Xeris Pharmaceuticals Achieves Phase 3 Milestones of its Ready-to-Use Glucagon Rescue Pen for the Treatment of Severe Hypoglycemia
Chicago, IL, Feb. 15, 2018 (GLOBE NEWSWIRE) -- Xeris Pharmaceuticals, Inc. (“Xeris”), a specialty pharmaceutical company leveraging its novel technology platforms to develop and commercialize ready-to-use injectable and infusible drug formulations, announced the successful completion of two Phase 3 studies and a Human Factors usability and reliability study, and the initiation of a Phase 3b study of its investigational ready-to-use, liquid-stable glucagon rescue pen for treatment of severe hypoglycemia in people with diabetes.
Xeris has successfully completed two Phase 3 clinical studies of its investigational ready-to-use glucagon rescue pen (adult study: NCT02656069; pediatric study: NCT03091673). The company shared the data with the FDA in a pre-NDA meeting and plans to present the complete results at a medical conference later this year. Xeris also announced the initiation of a Phase 3b study of its rescue pen, the results of which are expected to complement the data collected in the already-completed Phase 3 clinical studies. “Xeris is on-track to submit an NDA for our ready-to-use glucagon rescue pen for the treatment of severe hypoglycemia in late Q2 of this year. We will use the data from the Phase 3b study to gain additional information regarding the entire treatment episode, including preparation and administration time of the current glucagon emergency kits versus our rescue pen auto-injector, for people with diabetes who may require glucagon in emergency situations,” said Paul Edick, President and CEO of Xeris.
Xeris has also announced results from a Human Factors usability and reliability study which showed 99% of participants were able to successfully administer a full dose of glucagon with Xeris’ rescue pen. The ready-to-use, liquid-stable glucagon formulation and auto-injector functionality of Xeris’ rescue pen allow for a simple 2-step administration process. The usability and reliability of an easy-to-administer device may give individuals more confidence in successfully administering the product in emergency situations. The full results of the Human Factors study will be presented February 14-17th in Vienna, Austria at the Advanced Technologies and Treatments for Diabetes (ATTD) conference.
People with diabetes on insulin are at risk of experiencing severe hypoglycemic events, characterized by altered mental and/or physical status requiring external assistance to treat, which can cause irreversible heart problems and brain damage. If emergency medical treatment is not provided in a timely manner, severe hypoglycemia can even be fatal. Glucagon treatment is the standard-of-care, and guidelines state that glucagon should be prescribed for all individuals at increased risk of experiencing a severe hypoglycemic event. However, today many people who are at risk of experiencing a severe hypoglycemic event do not carry glucagon. This is, in part, due to the limitations of current glucagon options all of which are powder, not ready-to-use and require a lengthy, complex, time-consuming, multi-step reconstitution and dose-calibration process, which studies have shown even trained personnel are prone to administer incorrectly.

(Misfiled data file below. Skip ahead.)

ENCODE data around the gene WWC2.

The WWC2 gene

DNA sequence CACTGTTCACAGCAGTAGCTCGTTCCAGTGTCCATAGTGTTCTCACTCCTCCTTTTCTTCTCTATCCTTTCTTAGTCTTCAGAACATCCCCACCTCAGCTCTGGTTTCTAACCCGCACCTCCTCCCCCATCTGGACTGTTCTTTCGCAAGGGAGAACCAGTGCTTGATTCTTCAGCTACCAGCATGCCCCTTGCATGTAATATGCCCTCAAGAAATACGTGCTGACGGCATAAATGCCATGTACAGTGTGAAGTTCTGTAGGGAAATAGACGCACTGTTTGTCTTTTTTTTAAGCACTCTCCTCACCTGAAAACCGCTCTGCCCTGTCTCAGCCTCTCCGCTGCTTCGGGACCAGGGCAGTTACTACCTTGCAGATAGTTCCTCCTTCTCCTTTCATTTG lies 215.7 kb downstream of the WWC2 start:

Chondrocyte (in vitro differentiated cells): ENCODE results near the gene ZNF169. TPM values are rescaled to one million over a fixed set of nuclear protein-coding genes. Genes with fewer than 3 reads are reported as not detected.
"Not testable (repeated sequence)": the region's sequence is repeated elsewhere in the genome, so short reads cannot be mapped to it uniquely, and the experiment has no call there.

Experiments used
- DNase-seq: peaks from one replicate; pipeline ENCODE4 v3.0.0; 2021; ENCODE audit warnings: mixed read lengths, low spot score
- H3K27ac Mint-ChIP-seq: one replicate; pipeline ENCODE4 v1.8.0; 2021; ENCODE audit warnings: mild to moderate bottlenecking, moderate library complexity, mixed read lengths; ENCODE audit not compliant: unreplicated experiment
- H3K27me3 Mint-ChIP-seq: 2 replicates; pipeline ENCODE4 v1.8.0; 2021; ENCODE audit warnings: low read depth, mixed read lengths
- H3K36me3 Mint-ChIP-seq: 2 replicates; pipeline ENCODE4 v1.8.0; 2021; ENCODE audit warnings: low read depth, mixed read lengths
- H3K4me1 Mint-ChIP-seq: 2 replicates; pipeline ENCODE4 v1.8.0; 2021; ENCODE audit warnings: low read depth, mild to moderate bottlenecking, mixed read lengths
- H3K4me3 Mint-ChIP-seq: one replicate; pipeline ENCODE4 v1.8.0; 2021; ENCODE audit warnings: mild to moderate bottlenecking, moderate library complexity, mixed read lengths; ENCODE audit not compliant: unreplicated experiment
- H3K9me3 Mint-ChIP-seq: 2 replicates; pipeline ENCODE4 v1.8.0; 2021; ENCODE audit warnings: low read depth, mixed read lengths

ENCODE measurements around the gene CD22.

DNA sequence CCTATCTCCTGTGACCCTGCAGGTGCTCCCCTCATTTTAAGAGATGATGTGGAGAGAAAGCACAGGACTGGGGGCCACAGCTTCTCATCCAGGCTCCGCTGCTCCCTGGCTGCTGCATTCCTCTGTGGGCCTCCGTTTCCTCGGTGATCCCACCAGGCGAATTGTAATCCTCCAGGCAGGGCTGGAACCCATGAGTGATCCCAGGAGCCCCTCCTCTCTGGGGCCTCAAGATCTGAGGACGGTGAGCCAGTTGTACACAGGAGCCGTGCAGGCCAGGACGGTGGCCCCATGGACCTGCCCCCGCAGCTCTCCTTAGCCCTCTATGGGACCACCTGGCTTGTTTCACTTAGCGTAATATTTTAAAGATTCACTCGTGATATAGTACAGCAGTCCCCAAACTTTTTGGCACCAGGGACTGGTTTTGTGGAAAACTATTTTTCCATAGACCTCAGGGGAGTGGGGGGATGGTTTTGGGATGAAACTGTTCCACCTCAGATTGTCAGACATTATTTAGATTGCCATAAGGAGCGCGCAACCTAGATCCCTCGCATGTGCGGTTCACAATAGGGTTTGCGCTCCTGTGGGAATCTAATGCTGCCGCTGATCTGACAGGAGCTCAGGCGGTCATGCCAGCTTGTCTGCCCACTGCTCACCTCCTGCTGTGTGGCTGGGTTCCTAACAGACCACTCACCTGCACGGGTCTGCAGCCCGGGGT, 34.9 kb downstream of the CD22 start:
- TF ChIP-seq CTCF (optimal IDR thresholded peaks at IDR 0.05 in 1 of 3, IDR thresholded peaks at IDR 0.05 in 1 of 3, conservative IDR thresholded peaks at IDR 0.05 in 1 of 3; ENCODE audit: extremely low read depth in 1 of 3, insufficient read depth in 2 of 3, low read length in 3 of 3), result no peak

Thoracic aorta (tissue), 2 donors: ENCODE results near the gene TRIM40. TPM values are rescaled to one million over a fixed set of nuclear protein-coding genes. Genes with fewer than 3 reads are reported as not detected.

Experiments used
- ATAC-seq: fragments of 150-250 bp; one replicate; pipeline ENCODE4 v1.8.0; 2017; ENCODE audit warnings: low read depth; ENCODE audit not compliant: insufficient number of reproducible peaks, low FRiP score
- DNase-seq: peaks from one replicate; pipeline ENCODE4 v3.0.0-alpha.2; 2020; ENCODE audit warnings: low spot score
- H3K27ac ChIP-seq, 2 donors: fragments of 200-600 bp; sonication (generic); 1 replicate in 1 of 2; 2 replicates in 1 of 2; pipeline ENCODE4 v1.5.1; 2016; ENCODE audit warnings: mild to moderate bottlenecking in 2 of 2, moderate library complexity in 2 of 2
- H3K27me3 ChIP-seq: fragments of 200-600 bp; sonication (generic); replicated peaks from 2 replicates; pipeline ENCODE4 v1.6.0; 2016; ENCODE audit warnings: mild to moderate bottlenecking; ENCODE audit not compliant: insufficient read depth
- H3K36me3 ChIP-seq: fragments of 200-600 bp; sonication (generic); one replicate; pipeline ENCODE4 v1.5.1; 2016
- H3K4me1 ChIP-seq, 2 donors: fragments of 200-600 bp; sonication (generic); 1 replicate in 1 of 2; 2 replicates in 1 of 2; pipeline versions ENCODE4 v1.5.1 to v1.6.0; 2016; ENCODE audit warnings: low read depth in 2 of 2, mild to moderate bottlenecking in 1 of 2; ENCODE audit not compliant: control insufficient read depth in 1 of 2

Glucagon is a metabolic hormone secreted by the pancreas that raises blood glucose levels by causing the liver to rapidly convert glycogen (the stored form of glucose) into glucose, which is then released into the bloodstream. Glucagon and insulin are two critical hormones in a glycemic control system that keep blood glucose at the right level in healthy individuals. In people with diabetes who are dependent on insulin, this control system is disrupted and insulin must be injected to avoid high levels of blood glucose (hyperglycemia). The opposite effect, or low blood glucose (hypoglycemia), is also prevalent in this population due to dysregulated glucagon secretion. Severe hypoglycemia is a serious condition and can lead to seizures, coma, potential brain injury and, if untreated, death.
Glucagon is the standard of care for treating severe hypoglycemia. According to the American Diabetes Association, glucagon should be prescribed for all individuals at increased risk of clinically significant hypoglycemia, defined as blood glucose >54 mg/dL (3.0 mmol/L). Leveraging XeriSol™, one of Xeris’ two proprietary formulation technology platforms, Xeris has the potential to provide the first ready-to-use, room-temperature stable liquid glucagon for use by people with diabetes and other indications to prevent or manage various forms of hypoglycemia and improve glucose control.
About Xeris Pharmaceuticals, Inc.
Xeris is a specialty pharmaceutical company leveraging its novel technology platforms to develop and commercialize ready-to-use, room-temperature stable injectable and infusible drug formulations. The company’s proprietary XeriSol™ and XeriJect™ formulation technologies are being evaluated for the subcutaneous (SC) and intramuscular (IM) delivery of highly-concentrated, non-aqueous, ready-to-use formulations of peptides, proteins, antibodies, and small molecules using commercially available syringes, auto-injectors, multi-dose pens, and infusion pumps. Xeris' platforms have the potential to offer distinct advantages over existing formulations of marketed and development-stage products. In particular, XeriSol™ and XeriJect™ have the potential to eliminate the need for reconstitution, enable long-term room-temperature stability, significantly reduce injection volume, and eliminate the requirement for intravenous (IV) infusion. These attributes may lead to products that are easier to use by patients, caregivers, and health practitioners and reduce costs for payers and the healthcare system. Further information about Xeris can be found at www.xerispharma.com.
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